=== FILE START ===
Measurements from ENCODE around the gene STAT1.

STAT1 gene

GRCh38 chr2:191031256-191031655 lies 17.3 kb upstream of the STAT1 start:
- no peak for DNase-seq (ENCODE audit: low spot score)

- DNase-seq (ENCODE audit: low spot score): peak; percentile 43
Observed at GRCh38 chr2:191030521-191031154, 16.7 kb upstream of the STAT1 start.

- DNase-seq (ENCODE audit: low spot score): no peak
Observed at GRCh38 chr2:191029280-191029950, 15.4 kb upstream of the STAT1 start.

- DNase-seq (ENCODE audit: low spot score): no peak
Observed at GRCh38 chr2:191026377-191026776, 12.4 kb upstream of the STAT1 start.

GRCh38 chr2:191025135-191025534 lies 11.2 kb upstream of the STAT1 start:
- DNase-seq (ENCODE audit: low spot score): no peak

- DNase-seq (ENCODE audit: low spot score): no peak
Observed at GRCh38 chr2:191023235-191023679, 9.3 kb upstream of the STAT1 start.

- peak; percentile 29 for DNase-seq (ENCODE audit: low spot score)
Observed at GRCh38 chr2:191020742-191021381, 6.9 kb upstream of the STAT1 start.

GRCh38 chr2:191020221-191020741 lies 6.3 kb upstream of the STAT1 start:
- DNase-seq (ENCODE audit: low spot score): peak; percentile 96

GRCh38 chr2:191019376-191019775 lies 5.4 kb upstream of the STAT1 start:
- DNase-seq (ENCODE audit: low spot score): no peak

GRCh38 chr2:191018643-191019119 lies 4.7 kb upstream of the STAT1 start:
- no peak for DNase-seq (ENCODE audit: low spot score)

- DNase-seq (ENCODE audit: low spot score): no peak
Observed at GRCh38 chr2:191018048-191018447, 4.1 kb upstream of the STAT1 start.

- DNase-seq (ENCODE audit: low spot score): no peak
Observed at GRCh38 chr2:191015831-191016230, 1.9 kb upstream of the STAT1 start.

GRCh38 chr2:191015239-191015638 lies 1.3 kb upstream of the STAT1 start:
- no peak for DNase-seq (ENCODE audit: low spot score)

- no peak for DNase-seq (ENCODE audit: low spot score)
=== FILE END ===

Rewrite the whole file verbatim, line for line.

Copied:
Measurements from ENCODE around the gene STAT1.

STAT1 gene

GRCh38 chr2:191031256-191031655 lies 17.3 kb upstream of the STAT1 start:
- no peak for DNase-seq (ENCODE audit: low spot score)

- DNase-seq (ENCODE audit: low spot score): peak; percentile 43
Observed at GRCh38 chr2:191030521-191031154, 16.7 kb upstream of the STAT1 start.

- DNase-seq (ENCODE audit: low spot score): no peak
Observed at GRCh38 chr2:191029280-191029950, 15.4 kb upstream of the STAT1 start.

- DNase-seq (ENCODE audit: low spot score): no peak
Observed at GRCh38 chr2:191026377-191026776, 12.4 kb upstream of the STAT1 start.

GRCh38 chr2:191025135-191025534 lies 11.2 kb upstream of the STAT1 start:
- DNase-seq (ENCODE audit: low spot score): no peak

- DNase-seq (ENCODE audit: low spot score): no peak
Observed at GRCh38 chr2:191023235-191023679, 9.3 kb upstream of the STAT1 start.

- peak; percentile 29 for DNase-seq (ENCODE audit: low spot score)
Observed at GRCh38 chr2:191020742-191021381, 6.9 kb upstream of the STAT1 start.

GRCh38 chr2:191020221-191020741 lies 6.3 kb upstream of the STAT1 start:
- DNase-seq (ENCODE audit: low spot score): peak; percentile 96

GRCh38 chr2:191019376-191019775 lies 5.4 kb upstream of the STAT1 start:
- DNase-seq (ENCODE audit: low spot score): no peak

GRCh38 chr2:191018643-191019119 lies 4.7 kb upstream of the STAT1 start:
- no peak for DNase-seq (ENCODE audit: low spot score)

- DNase-seq (ENCODE audit: low spot score): no peak
Observed at GRCh38 chr2:191018048-191018447, 4.1 kb upstream of the STAT1 start.

- DNase-seq (ENCODE audit: low spot score): no peak
Observed at GRCh38 chr2:191015831-191016230, 1.9 kb upstream of the STAT1 start.

GRCh38 chr2:191015239-191015638 lies 1.3 kb upstream of the STAT1 start:
- no peak for DNase-seq (ENCODE audit: low spot score)

- no peak for DNase-seq (ENCODE audit: low spot score)